What Was Next?
The frenzied mob that stormed our Capitol building smashed windows, broke down barricades, and ransacked congressional offices. They wielded bats, chemical spray, and concealed weapons while attacking and injuring Capitol Police as they marched to the Congressional Chamber attempting to storm inside where members of Congress were instructed to shelter in place. Due to the heroics of the security staff who blockaded the entrance with furniture, the unruly attackers were held off until police reinforcements drove them away.
My question is this. What were these terrorists planning to do if they gained entrance to the Congressional Chamber? Hunker down and occupy the chamber for an extended time making it impossible to hold the presidential certification vote? Hold members of Congress hostage? Possibly kidnap Democratic Congressional members and take them somewhere possibly to inflict harm. This would be similar to the plot of right-wing terrorists who planned to kidnap the Michigan governor and murder her. Plant bombs? Several Molotov Cocktails and weapons were later confiscated by police. Pipe bombs were found outside the RNC and DNC headquarters. What was this unruly mob going to do?
After the police and National Guard reinforcements arrived, I was appalled and enraged to see these criminals herded through the Capitol Rotunda and escorted out the door like they were some unruly fans at a high school basketball game. They all should have been brought to a location secured by the police and arrested. They broke the law and should face the consequences rather than set free.
This was not a peaceful protest that got out of hand. It was an orchestrated attack planned in advance on social media by extreme Trump supporters and members of groups like the Proud Boys, QAnon, Murder the Media, Three Percenters, and Neo-Nazi groups as reported by the Boston Globe. The crowd was whipped into a frenzy at a rally held by Donald Trump, where they were incited by him to march on the Capitol and show their strength. The end result of this horrific attack on our “Cradle of Liberty”, “Our House of Democracy,” left 5 people dead, numerous Capitol Police injured, and our country shocked and outraged.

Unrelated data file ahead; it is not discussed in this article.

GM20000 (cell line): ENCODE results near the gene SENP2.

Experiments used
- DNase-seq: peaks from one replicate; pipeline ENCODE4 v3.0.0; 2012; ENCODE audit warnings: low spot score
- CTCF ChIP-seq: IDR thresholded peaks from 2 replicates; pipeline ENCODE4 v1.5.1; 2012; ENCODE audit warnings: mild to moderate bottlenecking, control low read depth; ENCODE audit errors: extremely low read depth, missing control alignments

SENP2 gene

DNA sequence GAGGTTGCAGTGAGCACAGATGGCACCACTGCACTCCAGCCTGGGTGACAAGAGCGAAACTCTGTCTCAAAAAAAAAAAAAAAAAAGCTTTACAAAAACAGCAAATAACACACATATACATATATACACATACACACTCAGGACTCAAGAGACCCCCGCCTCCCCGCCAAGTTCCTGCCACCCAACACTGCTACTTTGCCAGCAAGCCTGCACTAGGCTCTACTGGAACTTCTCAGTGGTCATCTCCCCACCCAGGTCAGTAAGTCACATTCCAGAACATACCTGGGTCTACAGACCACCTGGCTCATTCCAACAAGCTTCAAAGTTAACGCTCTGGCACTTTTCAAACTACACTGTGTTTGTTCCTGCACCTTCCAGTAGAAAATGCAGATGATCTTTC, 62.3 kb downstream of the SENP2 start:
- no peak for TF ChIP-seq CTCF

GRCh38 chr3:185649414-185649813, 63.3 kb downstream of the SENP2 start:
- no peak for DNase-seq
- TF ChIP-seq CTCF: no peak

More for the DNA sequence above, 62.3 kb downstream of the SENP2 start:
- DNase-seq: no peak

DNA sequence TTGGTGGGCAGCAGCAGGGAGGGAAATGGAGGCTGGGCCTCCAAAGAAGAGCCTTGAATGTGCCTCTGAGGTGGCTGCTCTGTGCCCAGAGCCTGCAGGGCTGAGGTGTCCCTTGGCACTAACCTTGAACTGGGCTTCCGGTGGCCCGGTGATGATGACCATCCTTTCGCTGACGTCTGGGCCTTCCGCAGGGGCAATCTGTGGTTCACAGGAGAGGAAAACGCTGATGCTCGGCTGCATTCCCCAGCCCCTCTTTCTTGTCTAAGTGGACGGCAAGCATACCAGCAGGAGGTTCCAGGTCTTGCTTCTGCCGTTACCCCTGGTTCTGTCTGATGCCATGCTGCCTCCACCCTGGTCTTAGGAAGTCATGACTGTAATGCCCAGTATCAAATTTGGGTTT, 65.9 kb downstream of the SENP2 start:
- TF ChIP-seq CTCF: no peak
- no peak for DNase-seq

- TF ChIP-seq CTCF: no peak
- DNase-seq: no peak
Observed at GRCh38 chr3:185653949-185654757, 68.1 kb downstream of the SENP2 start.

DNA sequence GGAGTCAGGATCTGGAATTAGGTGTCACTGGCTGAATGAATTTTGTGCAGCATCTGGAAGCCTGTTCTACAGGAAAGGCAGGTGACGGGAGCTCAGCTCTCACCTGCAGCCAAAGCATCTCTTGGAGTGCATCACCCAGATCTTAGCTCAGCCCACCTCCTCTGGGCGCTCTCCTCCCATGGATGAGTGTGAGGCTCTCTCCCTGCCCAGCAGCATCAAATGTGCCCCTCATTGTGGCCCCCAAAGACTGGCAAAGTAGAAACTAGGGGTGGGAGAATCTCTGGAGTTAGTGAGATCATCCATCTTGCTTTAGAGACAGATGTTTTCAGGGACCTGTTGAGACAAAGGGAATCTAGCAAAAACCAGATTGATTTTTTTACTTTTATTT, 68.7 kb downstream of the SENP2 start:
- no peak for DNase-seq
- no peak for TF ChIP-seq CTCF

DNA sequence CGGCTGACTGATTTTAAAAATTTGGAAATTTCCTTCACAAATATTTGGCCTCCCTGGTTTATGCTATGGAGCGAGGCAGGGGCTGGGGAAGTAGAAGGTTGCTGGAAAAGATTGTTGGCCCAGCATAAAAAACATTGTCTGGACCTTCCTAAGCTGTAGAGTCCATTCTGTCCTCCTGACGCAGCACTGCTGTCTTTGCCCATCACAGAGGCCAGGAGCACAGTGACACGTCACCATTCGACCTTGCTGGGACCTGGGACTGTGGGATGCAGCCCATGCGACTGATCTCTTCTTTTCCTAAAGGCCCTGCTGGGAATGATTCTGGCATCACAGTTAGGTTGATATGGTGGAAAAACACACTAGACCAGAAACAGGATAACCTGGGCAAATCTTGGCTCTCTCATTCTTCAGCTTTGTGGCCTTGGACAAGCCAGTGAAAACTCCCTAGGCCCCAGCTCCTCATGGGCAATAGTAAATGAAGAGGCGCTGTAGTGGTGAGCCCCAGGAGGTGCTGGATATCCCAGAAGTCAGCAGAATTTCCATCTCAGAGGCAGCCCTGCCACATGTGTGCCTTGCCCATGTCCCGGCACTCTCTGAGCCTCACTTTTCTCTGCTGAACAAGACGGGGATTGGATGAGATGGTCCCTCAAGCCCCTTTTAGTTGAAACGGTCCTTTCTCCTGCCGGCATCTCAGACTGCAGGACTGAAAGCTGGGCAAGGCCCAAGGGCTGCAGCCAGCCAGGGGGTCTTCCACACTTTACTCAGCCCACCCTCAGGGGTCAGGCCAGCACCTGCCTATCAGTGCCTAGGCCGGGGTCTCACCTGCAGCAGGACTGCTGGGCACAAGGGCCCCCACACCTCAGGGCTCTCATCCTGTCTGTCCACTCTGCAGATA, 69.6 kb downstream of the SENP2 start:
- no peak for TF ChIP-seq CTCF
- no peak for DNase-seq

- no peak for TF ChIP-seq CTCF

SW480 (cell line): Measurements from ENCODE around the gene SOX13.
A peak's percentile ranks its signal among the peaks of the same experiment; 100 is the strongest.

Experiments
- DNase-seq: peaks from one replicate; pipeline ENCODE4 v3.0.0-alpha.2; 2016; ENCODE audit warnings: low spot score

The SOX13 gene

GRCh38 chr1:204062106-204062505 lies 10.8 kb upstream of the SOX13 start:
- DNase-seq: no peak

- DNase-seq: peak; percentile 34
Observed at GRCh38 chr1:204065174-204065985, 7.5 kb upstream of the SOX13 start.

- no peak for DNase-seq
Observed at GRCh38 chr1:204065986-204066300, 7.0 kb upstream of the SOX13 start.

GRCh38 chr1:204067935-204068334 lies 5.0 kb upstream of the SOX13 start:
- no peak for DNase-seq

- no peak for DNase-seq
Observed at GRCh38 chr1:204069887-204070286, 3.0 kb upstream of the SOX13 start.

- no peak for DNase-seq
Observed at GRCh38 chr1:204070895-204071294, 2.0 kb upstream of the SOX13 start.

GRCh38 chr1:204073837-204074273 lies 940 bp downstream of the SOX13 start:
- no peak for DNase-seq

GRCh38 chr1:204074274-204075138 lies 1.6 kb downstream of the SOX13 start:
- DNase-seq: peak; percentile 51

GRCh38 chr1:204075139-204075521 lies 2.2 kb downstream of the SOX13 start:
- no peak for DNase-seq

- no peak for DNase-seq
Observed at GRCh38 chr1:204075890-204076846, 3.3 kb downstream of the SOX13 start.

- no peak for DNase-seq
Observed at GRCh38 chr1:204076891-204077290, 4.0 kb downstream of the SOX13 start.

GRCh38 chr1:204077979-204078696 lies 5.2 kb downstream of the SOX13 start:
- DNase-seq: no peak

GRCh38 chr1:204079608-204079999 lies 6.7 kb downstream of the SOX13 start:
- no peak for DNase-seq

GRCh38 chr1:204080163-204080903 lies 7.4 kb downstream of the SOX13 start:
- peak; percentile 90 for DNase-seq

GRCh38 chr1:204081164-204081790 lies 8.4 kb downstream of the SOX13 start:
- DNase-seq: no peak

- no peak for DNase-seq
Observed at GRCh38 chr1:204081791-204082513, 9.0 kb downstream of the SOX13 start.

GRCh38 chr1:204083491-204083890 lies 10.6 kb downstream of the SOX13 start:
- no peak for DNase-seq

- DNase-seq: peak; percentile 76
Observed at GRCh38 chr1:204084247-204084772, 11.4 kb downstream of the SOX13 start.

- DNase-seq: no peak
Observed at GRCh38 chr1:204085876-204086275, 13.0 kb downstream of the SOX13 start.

I believe this is not the end of this example of domestic terrorism. Our country has to be vigilant and send a message to any terrorists (domestic or international). We will not tolerate attacks on our people or our democracy.
I fully and enthusiastically endorse the candidacy of Alicia DelVento for our vacant Representative seat, created by the retirement of Speaker Bob DeLeo who served Winthrop, Revere and Massachusetts with extraordinary distinction and honor for three decades.Alicia has been an effective advocate for a progressive public policy agenda including improved public transportation, climate change awareness and action, enhanced health care focusing on prioritizing immunizations for the COVID- 19 pandemic, and much more.Alicia DelVento possesses the vision, values, and commitment to lead Winthrop and Revere through the challenges which lie ahead.
As we all know, our Federal government and thus our democracy, is experiencing trying times – times that will resonate long, historically. As such, it is a “teachable moment” for us all and particularly for our children. I believe that all involved in our Winthrop educational community could use this time to expose our children to current public events in an age- appropriate way. I think these events are particularly important for our high school students to discuss through our history and civics class curricula, perhaps through an extracurricular activity, and in their homes. I am confident , with the guidance of our faculty, this can be done without engaging the political passions and biases that many of us feel. But is this not the perfect moment for our students to learn about governance, its processes and its frailties as we encourage them to become engaged citizens?
Dr. Mary Catherine Bateson, a well- known cultural anthropologist, passed away on January 2 of this year. The last line of her obituary is a quote from her. “We are not what we know but what we are willing to learn.” The time is now.
Suzanne Swope, Ed.D.,
Winthrop School Committee Member